Homesick Jason wanted to move back to Ireland, sister tells trial
The sister of Jason Corbett (39) revealed he was homesick and lonely in the United States and wanted to move back to Ireland in time for his son's secondary school education.
Tracey Lynch told a North Carolina murder trial her brother had mentioned moving back to Ireland as early as 2014, just three years after his relocation to the US and more than 12 months before his death.
Thomas Martens (67) and his daughter, Molly Martens-Corbett (33), deny the second degree murder of Mr Corbett on August 2, 2015.
Mr Corbett's wife and father-in-law argued they acted in self-defence at the Panther Creek property and claimed Mr Corbett had attacked Ms Martens-Corbett and threatened to kill her.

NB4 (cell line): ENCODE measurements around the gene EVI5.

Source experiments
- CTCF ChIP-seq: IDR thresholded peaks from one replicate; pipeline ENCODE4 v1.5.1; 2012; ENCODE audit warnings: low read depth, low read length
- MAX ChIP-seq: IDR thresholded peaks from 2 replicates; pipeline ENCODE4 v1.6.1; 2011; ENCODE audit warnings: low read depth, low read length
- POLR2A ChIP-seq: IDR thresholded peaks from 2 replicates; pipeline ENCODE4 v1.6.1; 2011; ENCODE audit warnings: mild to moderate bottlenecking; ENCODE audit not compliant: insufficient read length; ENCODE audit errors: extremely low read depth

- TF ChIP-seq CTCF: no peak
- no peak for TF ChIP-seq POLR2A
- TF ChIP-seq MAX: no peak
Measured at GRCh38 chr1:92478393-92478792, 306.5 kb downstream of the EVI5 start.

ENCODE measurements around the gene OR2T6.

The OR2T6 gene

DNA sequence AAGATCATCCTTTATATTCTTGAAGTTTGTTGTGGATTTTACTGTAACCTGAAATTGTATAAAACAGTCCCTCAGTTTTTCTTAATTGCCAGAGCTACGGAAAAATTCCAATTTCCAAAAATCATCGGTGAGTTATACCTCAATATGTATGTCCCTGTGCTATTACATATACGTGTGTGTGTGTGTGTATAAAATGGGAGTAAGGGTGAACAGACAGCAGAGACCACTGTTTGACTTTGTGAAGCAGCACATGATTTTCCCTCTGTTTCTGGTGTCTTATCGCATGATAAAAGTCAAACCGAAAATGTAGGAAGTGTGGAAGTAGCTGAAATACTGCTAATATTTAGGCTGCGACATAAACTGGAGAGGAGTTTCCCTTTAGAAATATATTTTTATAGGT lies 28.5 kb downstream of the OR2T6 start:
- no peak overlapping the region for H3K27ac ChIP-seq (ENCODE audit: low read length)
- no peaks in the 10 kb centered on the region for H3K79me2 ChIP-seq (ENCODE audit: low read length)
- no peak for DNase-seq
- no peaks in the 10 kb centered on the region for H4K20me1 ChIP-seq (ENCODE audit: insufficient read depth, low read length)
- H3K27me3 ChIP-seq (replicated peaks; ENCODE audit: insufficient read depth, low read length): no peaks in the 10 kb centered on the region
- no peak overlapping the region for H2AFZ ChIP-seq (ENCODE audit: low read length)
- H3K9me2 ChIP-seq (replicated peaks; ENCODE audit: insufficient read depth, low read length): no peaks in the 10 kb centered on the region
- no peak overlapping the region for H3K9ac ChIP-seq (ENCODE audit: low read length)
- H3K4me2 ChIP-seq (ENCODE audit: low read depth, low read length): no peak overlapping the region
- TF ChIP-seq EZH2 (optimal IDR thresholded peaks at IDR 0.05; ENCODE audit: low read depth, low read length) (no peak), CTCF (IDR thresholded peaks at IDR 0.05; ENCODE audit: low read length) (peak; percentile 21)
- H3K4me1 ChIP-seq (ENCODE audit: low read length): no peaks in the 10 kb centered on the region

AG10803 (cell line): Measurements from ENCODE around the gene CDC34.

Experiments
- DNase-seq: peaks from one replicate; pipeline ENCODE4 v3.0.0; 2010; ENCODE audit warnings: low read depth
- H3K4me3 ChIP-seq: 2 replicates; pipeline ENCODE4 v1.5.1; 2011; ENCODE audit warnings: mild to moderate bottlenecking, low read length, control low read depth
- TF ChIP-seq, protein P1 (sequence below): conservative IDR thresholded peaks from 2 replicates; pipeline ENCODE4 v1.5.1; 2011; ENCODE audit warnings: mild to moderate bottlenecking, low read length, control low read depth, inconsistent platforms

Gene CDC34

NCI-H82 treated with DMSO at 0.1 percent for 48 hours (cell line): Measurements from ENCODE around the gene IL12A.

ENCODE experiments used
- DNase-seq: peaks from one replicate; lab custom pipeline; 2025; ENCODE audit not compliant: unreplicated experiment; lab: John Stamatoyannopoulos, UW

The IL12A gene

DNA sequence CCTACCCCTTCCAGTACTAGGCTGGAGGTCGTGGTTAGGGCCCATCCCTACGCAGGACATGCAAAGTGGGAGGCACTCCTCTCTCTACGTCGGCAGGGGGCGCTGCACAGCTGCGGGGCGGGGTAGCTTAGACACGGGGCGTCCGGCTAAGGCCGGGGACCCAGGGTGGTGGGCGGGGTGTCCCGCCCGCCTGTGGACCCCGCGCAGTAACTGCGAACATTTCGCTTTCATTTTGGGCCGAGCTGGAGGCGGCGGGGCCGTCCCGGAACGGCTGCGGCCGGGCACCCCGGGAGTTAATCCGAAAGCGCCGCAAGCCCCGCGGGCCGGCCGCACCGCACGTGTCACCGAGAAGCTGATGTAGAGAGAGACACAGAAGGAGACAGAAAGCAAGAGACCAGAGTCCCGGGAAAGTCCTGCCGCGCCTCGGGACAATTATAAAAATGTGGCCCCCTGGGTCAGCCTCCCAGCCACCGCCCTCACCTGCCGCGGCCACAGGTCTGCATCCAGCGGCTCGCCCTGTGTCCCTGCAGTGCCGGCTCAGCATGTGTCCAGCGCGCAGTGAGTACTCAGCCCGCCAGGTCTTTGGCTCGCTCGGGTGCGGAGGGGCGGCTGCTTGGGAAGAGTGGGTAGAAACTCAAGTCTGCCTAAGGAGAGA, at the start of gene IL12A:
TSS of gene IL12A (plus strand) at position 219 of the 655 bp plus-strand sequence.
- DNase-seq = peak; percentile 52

The Limerick packaging industry executive died from catastrophic skull injuries inflicted by at least 12 blows in the bedroom of his home.
One of the blows was inflicted after Mr Corbett had stopped breathing.
Both the father and daughter were found to be uninjured at the scene by police and paramedics.
Mrs Lynch said she was surprised when Ms Martens-Corbett messaged her in 2015 to ask her about the date for the 80th birthday of Mr Corbett's father.
"I was surprised she was asking me and not asking Jason," she said.
Mrs Lynch said her brother had not mentioned to her about Ms Martens-Corbett returning to Ireland with him.
"He was homesick and lonely. He had good friends (in North Carolina) and he appreciated them. He planned to move back to Ireland before Jack (his son) started secondary school."
Mrs Lynch said her brother planned to be in Ireland for his father's 80th birthday party - but had not mentioned that his wife would be with him.